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You're constantly asked questions about "Guess Who's Coming to Dinner," but I feel I have to ask at least one. In one of his memoirs, "This Life," Sidney Poitier wrote, "When I went to play a scene with Tracy and Hepburn, I couldn't remember a word. Finally [director] Stanley Kramer said to me, 'What are we going to do?' I said, 'Stanley, send those two people home. I will play the scene against two empty chairs. I don't want them here because I can't handle that kind of company.'" Your situation on that set — certainly you were coming at it from a different perspective than Sidney Poitier — but was it at all daunting for you to act with them? When you look back at that period, what memories or feelings does it evoke?
KH: There are lots of feelings that I had on that set because of Spencer's health. Maybe there are still people who don't know that Spencer was dying the whole time we were making that movie. So there was a lot of tension on the set. And I think that because I was still very young and hadn't seen a lot of Spencer's and Kate's films— we didn't have Turner Classic Movies in those days—I really just knew them as Aunt Kat and Uncle Spence, and it wasn't the same kind of awe that one might have had if one were a consummate professional who'd been in the business and had a great track record like Sidney Poitier. Someone like Poitier, who would have known their work and about their standing in the industry . . .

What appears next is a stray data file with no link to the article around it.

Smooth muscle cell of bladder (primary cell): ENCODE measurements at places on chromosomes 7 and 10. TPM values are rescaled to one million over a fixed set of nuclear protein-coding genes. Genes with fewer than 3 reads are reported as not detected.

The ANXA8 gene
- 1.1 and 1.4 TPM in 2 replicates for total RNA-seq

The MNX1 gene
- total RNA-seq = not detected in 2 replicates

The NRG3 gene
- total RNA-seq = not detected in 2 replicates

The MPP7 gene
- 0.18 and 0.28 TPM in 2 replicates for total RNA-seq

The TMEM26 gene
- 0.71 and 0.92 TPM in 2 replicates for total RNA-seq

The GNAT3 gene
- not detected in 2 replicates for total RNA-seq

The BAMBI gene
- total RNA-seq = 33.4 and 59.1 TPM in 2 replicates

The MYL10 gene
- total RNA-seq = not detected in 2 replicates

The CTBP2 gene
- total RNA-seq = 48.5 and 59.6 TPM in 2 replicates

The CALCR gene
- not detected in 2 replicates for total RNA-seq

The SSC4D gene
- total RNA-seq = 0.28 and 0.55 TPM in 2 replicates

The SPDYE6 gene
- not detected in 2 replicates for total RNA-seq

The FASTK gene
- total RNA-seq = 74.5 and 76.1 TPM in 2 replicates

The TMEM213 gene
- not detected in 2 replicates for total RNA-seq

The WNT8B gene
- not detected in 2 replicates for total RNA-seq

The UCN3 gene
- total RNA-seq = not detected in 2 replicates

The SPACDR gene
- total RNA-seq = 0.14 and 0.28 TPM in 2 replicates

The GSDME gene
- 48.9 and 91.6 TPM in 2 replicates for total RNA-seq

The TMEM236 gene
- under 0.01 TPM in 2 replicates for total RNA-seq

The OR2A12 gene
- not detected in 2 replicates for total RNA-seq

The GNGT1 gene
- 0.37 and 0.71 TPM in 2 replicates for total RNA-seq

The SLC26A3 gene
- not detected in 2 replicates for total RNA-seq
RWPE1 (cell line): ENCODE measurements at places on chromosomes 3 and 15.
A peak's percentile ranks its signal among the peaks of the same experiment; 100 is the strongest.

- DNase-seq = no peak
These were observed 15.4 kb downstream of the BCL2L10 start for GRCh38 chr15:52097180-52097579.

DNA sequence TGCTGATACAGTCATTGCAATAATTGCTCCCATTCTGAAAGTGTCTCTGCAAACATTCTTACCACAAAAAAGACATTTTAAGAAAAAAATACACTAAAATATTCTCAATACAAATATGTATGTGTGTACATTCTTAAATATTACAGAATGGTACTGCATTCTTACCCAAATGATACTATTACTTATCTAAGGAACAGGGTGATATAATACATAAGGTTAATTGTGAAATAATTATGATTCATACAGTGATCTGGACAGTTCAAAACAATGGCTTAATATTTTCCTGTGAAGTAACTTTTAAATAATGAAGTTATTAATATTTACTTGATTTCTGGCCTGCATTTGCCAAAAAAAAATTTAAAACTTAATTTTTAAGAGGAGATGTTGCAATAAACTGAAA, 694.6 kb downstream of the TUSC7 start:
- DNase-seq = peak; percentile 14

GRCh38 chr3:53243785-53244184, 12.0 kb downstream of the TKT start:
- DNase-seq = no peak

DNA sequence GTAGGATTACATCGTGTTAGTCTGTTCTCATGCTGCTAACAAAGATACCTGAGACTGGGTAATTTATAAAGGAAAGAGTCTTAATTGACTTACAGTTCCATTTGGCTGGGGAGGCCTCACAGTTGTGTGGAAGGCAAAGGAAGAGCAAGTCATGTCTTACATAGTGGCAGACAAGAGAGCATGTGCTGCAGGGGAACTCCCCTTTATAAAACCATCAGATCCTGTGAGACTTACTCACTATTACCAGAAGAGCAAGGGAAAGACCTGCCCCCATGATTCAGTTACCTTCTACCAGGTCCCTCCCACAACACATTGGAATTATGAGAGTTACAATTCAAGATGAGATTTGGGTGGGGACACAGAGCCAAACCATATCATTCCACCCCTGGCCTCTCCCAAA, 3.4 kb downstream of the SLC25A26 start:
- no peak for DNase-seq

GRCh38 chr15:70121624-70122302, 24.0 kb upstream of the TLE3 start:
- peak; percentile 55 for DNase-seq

KH: [For me,] it was more like making a home movie. However, the hard part of it was that they were both very stressed. Both Spencer and Kate were very stressed — Spencer because he was just trying to stay alive from one day to the next, and Kate because she knew what was happening. She wasn't an easy person to deal with in the best of circumstances. But under those circumstances, the tension level was just gigantic. I was there the day that Sidney did that, came into the library [to play that scene]. And they were sent home, and my aunt said later, "I don't blame him. Two old owls looking at him, I don't blame him for getting rid of us." But there was no rancor about the fact that they were sent home. She and Spencer totally understood. I was just too inexperienced and probably stupid to realize the situation I was in. I was more in awe of Sidney than I was of Spencer and Kate because I knew more of his work. I knew that my aunt and Spencer were great, were pioneers in the business and icons and all of that, but I didn't know their work. When I was a kid, I'd seen my aunt play As You Like It — and then not a heck of a lot. It's hard to imagine that one could be so ignorant of their legacy, but it wasn't available.